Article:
Meanwhile, clean and oil the grill grate. Put the steak back on the grill and cook, turning and basting it every 4 minutes, until the internal temperature registers 115° on an instant-read thermometer for rare, 25-35 minutes.
Meanwhile, mix the board dressing directly on the cutting board. Finely chop the tip of the herb brush and mix the herbs into the dressing.
Season the steak on both sides with the thyme salt, transfer to the cutting board, and allow to rest for 10 minutes.
To serve, slice the meat 1/4-inch thick, turning each slice in the dressing to coat, and arrange on plates.
Pour the board juices over the meat and finish with a sprinkling of thyme salt.
Four Seasons Blend
1 cup sea OR kosher salt
2 tablespoons freshly ground black pepper
2 tablespoons garlic salt
1 teaspoon cayenne pepper
Combine all in a small bowl. Transfer to a spice grinder or clean coffee grinder and pulse to the consistency of sand.
Store in an airtight container for up to 1 month.
Herb Basting Brush
Secure a bunch of herb sprigs (rosemary, sage, or thyme, or a combination of other herbs depending on what you're cooking) to a dowel, the handle of a wooden spoon, or a long-handled carving fork.
1 1/4 cups extra-virgin olive oil
10 tablespoons (1 1/4 sticks) unsalted butter
1/2 cup rendered fat from the meat being cooked (optional)
1 tablespoon soy sauce
1 tablespoon granulated sugar
2 tablespoons grated garlic (use a Microplane) OR garlic mashed to a paste
1 tablespoon fresh thyme leaves
2 tablespoons grated Spanish (red) onion (use a Microplane)
2 teaspoons sea OR kosher salt
2 teaspoons freshly ground black pepper
1 teaspoon red pepper flakes
Combine all the ingredients in a 2-quart saucepan and bring just to a simmer; remove from heat. For the best flavor, refrigerate in a tightly sealed container for 1-2 days (reheat over low heat to melt the butter before using).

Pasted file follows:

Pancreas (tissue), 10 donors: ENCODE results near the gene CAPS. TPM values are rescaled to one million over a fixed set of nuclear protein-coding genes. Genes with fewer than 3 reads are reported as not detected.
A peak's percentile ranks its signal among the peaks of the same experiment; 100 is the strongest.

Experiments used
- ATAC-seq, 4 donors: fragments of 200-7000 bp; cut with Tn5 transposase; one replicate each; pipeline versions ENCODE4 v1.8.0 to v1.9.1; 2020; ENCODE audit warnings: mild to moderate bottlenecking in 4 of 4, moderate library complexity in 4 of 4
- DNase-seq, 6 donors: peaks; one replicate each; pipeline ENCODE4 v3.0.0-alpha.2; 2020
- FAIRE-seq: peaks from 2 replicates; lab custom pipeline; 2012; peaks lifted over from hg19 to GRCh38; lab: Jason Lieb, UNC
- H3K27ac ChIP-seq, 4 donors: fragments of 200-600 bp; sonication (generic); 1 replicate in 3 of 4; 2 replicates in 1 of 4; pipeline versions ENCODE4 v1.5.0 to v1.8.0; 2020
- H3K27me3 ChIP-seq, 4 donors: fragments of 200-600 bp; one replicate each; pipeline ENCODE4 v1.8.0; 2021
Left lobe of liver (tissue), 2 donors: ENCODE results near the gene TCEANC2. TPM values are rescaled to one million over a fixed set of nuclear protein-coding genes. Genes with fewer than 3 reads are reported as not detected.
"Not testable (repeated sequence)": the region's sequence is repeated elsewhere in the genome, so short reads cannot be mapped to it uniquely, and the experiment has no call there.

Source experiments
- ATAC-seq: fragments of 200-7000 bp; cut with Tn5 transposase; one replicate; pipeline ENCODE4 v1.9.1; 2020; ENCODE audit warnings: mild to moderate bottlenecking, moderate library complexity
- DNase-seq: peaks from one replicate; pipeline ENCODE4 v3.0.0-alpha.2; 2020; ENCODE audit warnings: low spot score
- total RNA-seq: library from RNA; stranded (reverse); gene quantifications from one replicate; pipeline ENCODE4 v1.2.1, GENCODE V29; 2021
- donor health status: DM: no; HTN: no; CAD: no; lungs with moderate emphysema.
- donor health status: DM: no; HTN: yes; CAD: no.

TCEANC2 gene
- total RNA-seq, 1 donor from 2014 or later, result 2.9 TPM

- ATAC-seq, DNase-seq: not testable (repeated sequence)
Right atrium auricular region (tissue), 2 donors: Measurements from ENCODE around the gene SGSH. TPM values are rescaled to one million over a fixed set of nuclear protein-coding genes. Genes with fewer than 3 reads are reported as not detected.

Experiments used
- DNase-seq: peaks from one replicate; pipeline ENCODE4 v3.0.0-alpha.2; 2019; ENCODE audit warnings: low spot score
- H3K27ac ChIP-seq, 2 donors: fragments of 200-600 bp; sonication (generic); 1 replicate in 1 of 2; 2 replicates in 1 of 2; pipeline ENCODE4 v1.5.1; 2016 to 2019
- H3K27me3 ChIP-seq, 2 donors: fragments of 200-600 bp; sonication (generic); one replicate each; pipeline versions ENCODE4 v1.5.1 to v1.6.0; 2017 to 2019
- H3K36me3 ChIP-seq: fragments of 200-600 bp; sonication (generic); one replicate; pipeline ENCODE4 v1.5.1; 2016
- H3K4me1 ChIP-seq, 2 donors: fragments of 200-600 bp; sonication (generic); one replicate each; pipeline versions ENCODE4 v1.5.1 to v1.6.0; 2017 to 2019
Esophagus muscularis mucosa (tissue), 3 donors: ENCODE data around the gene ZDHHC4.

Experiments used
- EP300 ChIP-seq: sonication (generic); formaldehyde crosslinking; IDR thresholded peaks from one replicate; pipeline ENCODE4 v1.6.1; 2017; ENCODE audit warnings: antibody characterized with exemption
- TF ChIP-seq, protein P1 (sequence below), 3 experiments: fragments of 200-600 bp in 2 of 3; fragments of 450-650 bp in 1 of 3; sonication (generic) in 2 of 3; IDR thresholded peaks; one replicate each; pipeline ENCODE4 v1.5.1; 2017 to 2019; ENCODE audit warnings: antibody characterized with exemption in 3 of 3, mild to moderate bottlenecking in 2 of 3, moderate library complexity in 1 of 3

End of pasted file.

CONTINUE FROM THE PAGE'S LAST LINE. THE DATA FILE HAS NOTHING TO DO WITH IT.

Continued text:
6 tablespoons extra-virgin olive oil
2 tablespoons finely chopped fresh flat-leaf parsley
Sea or kosher salt, to taste
Freshly ground black pepper, to taste
Combine directly on the cutting board. You also may add grated shallots or garlic (use Microplane), finely chopped chiles, chopped scallions and/or other chopped herbs such as rosemary, thyme and sage.
Thyme Zinfandel Salt
1 cup sea or kosher salt
⅓ cup zinfandel
1 tablespoon dried thyme
Combine the salt and wine in a bowl, stirring until slushy. Spread the salt mixture out in a thin, even layer on a parchment-lined dehydrator tray and dry in dehydrator at 105° for 12 hours. Alternatively, spread the mixture on a parchment-lined baking sheet, put in a convection oven set at the lowest setting, prop the door ajar with the handle of a wooden spoon, and let dry completely, about 12 hours.
Finely grind in a spice grinder or clean coffee grinder and dry for another 2 hours.
Transfer the salt mixture back to the grinder, add the dried thyme and pulse to the consistency of sand.
Store in an airtight container at room temperature for up to 1 month.
Yield: 6-8 servings.
Source: From Charred &Scruffed, by Adam Perry Lang